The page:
The Cleveland 2030 District is a 501(c)(3) non-profit organization that engages commercial property owners, professional partners and community stakeholders in a collaborative effort to create a dramatically efficient built environment in Cleveland. Our mission is to substantially reduce the environmental impacts of building construction and operations, to increase Cleveland's competitiveness in the business environment, and to create a healthier, more resilient city.
Our goal is to reduce building energy and water consumption, as well as CO2 emissions from transportation, 50% by the year 2030.
More than 65% of the buildings in our District include government, educational institutions, hospitals, worship facilities and other non-profits, and the money they save through energy and water efficiency is better used supporting their mission of serving the community.
The Cleveland 2030 District began as a working group of Cleveland’s Sustainable Cleveland 2019 Summit. Cleveland's Office of Sustainability has been holding this annual summit since 2010. In 2011, a summit working group was tasked with engaging commercial buildings to reduce their environmental footprint. The group discovered that the Architecture 2030 Challenge for Planning aligned with its goals, and in 2012, Cleveland became the second established District in the country. There are now 22 established Districts across North America and several more emerging.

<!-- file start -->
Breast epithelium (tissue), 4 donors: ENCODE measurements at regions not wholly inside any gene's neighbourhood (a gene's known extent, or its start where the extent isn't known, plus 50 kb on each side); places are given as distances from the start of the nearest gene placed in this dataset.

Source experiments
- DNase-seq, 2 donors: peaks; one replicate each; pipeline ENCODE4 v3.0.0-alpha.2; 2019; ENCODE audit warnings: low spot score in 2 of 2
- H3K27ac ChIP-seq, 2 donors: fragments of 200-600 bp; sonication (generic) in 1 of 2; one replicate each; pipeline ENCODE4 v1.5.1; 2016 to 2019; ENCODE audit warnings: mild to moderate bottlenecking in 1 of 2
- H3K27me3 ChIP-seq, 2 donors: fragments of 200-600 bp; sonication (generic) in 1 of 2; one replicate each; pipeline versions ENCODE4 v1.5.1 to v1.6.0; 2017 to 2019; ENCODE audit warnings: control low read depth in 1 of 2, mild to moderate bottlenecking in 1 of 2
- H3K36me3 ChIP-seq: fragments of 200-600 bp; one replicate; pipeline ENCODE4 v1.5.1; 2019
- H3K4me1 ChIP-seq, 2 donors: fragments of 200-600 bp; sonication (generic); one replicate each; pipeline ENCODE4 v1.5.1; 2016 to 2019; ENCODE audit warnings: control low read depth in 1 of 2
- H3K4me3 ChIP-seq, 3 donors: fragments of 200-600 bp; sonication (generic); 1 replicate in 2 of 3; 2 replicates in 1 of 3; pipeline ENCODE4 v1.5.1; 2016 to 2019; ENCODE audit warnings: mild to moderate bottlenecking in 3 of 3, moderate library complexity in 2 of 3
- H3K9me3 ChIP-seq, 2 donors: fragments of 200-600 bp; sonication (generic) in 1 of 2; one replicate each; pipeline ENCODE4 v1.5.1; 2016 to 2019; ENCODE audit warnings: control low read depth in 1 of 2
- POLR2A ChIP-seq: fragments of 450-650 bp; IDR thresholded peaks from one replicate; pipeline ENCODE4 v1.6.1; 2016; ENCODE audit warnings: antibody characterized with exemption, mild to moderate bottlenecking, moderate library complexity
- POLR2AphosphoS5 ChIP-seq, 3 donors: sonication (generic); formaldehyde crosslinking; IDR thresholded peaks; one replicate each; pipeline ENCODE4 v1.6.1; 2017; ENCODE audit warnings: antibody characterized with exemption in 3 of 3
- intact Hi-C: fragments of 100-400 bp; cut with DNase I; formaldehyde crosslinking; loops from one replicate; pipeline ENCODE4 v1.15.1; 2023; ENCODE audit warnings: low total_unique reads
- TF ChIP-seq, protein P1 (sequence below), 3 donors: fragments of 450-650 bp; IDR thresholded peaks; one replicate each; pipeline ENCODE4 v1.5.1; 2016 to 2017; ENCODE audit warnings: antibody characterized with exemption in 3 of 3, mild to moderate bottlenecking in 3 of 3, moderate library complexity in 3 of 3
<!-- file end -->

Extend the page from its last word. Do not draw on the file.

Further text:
Commercial buildings have a substantial impact on the environment. The reasons for 2030 Districts concentrating on energy, water and commuter transportation emissions are clear:
· According to the U.S. Energy Information Administration, commercial buildings use almost half of the energy consumed in the United States. Energystar.gov estimates that 30% of that energy is wasted. It is critically important to address energy used by the commercial building sector as a major contributor to climate change.
· The Great Lakes are one of the largest freshwater resources left on the planet. As a Great Lakes city, Cleveland holds a special responsibility to conserve and properly manage this valuable resource. The city struggles with combined sewer overflow events that pollute the lake. The commercial building sector can help mitigate these events by reducing water use and wastewater output.
· The EPA states that in 2013, transportation accounted for 27% of U.S. greenhouse gas emissions, and of that, 60% was from light duty vehicles (commuter vehicles). Furthermore, according to the American Lung Association, Northeast Ohio is one of the worst regions for air quality in the country. Educating building owners about alternative transportation will lead to reducing emissions and creating a healthier, more pleasant and accessible downtown.
· The Cleveland Clinic cites that environmental health is linked with several diseases, including respiratory and pulmonary diseases, cancer, heatstroke, water-borne diseases, malnutrition, obesity, and diabetes. Furthermore, low-income families are disproportionately affected.